Monday, December 4, 2006

Vayishlach, 32:33. Gid Hanosheh.

Why is the Gid Hanosheh ossur? Imi Morosi Shlita asked me, how does the story of Yakov and the Maloch and the injury to Yakov’s gid hanosheh explain “al kein lo yochlu.” Where’s the explanation? Yes, there’s a story of the injury to the gid hanosheh, but why shouldn’t we eat it? Maybe we should davka eat it to remember the story! Maybe we should wear it on our arm, like tefillin? Or nail it to the doorpost?
1. The Zohar here says that the 365 lavin correspond to the 365 days of the year and the the 365 gidim of the human body, and to 365 malochim. Of course, the lav of Gid Hanosheh corresponds to the Gid Hanosheh, and the day it corresponds to is Tisha Ba’av, and the maloch is Samo’eil, who has shlitoh over the day of Tisha Ba’av. The Chasam Sofer in Parshas Devarim says that Yaakov's fight with the Sar shel Eisav took place on Tisha Ba'av.
2. The Chinuch, in #3, says that the Gid Hanosheh symbolizes the difficulties of the galus and the damage caused by the Sar shel Eisov and Eisov himself, and the ultimate healing of the geulah.
3. The Netziv says that Yakov was taught that once he had beaten the Maloch, he shouldn’t have continued fighting with him. This is a lesson that if a person is a nirdof, he should, of course, defend himself, but once he has saved himslef, he should not continue fighting. The symbol of the gid is that it is hard, like an erez, and a person should be soft like a koneh, not hard like an erez, even to his enemies, as the Gemorah in Taynis third perek says.
4. The sefer “Shollol Rov” brings that Reb Shimon Shkop said that this mitzvah teaches that when our mesorah and kefira are joined in battle, there is usually resulting injury to us.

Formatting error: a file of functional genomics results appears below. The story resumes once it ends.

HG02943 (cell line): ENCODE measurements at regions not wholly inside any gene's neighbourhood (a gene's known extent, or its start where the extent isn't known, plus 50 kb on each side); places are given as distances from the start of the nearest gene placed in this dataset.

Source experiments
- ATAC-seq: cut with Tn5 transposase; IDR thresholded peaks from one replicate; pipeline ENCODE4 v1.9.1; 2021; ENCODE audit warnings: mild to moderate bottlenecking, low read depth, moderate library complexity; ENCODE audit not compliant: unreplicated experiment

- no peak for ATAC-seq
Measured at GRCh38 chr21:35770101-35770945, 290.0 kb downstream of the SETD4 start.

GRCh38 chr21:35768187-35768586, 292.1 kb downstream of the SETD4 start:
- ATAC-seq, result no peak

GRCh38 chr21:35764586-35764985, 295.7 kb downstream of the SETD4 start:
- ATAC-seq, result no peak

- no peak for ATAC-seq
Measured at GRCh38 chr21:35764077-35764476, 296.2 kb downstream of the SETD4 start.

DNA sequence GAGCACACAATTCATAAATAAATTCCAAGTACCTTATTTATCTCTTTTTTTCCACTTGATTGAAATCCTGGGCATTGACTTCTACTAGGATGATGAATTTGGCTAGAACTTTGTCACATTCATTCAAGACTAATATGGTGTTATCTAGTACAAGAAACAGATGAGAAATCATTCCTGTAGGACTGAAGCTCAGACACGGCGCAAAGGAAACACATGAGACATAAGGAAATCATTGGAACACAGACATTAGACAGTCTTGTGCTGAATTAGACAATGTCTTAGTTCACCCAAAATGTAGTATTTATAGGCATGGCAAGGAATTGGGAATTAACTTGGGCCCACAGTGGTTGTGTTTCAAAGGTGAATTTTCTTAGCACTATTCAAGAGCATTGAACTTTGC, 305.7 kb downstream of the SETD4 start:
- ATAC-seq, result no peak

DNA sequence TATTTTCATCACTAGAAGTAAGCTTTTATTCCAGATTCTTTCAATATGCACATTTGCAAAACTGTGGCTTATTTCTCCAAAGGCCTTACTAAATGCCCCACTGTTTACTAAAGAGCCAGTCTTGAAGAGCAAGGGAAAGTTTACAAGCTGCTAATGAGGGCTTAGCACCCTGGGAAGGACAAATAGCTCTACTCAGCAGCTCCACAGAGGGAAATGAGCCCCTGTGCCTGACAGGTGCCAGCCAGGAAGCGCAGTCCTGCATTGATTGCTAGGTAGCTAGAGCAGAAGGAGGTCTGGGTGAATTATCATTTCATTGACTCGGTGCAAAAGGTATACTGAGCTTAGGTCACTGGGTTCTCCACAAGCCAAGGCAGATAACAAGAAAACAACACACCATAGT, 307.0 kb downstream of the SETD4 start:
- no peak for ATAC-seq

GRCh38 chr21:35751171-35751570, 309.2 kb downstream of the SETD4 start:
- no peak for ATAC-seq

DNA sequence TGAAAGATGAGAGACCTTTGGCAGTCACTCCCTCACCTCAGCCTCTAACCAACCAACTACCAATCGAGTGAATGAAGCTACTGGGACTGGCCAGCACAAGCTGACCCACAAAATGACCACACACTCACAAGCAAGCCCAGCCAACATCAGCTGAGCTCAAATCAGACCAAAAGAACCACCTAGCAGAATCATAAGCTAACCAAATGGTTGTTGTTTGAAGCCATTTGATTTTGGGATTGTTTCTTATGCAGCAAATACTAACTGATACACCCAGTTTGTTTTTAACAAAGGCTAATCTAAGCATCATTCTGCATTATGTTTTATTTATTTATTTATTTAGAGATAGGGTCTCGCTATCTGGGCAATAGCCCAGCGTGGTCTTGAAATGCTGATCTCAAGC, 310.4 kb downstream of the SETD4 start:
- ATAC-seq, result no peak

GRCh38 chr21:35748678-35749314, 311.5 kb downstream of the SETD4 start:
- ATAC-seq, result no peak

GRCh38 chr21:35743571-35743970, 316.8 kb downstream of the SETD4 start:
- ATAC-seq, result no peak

5. I happened to see a review of a printing of a sefer called “Mei’ah She’arim” (Ofeq Institute, Jerusalem, 2001) in the Jewish Action magazine. This is a sefer on the din of Kibud Av written by R’ Eliyahu Capsali, a 16th Century Cretan Rov. He is quoted in the review as saying that the issur of gid hanosheh was a punishment for Yaakov’s children for having left him alone and vulnerable at Nachal Yabok. Also said by the Daas Zkainim and the Chizkuni.
6. The Chidushei Hage’onim in the Ein Yakov in Sanhedrin 110 brings from the Ein Eliahu: the Maloch of Eisov had no shlita over Yakov because he was clean from the sin of gezel— as it says, that he was makpid on his pachim ketanim, showing a kepeidah in his property, because he was nizhor from gezel. So the Maloch, seeing “ki lo yuchal lo,” hurt him through his children, symbolized by the kaf hayorech, because the children were not as nizhor from gezel. Therefore, we don’t eat the Gid Hanosheh which is a symbol of the power of Eisav over us caused by our imperfect care to avoid gezel. (It would seem that we should eat the Gid and be makpid on gezel— unless the pshat is that it is supposed to be a mussar haskeil, a reminder, to be careful. If so, it would help if the symbol was less obscure.)
7. The Ohr Hachayim says that since the gid was moved from its proper place by the Sar shel Eisov, it was nifgam and shouldn’t be eaten.
8. And let’s not forget the Sh'loh’s vort about the letters Choph and Phei, which symbolize the power of empathy and the power of speech.


  1. According to all these reasons why is there no issur gid hanoshe by a chaya?

  2. The gid hanoshe of a chaya is assur. Only the Cheilev of a chaya is muttor.

  3. I stand corrected.Should I try for birds now?

  4. Every time I eat chicken, I look at what is the anatomical equivalent of the gid hanoshe (the thing that runs through the middle of the thigh) and think to myself, hmmm, good thing they didn't asser this, because then we would have only the tops to eat.

  5. Also, birds don't have a kaf -- unlike mammals, their thigh bone looks the same at both ends, and doesn't have that piece that sticks out to attach to the hip. But who knows?

  6. Can you write out the Shlah vort?

  7. The vort from the Shelah is at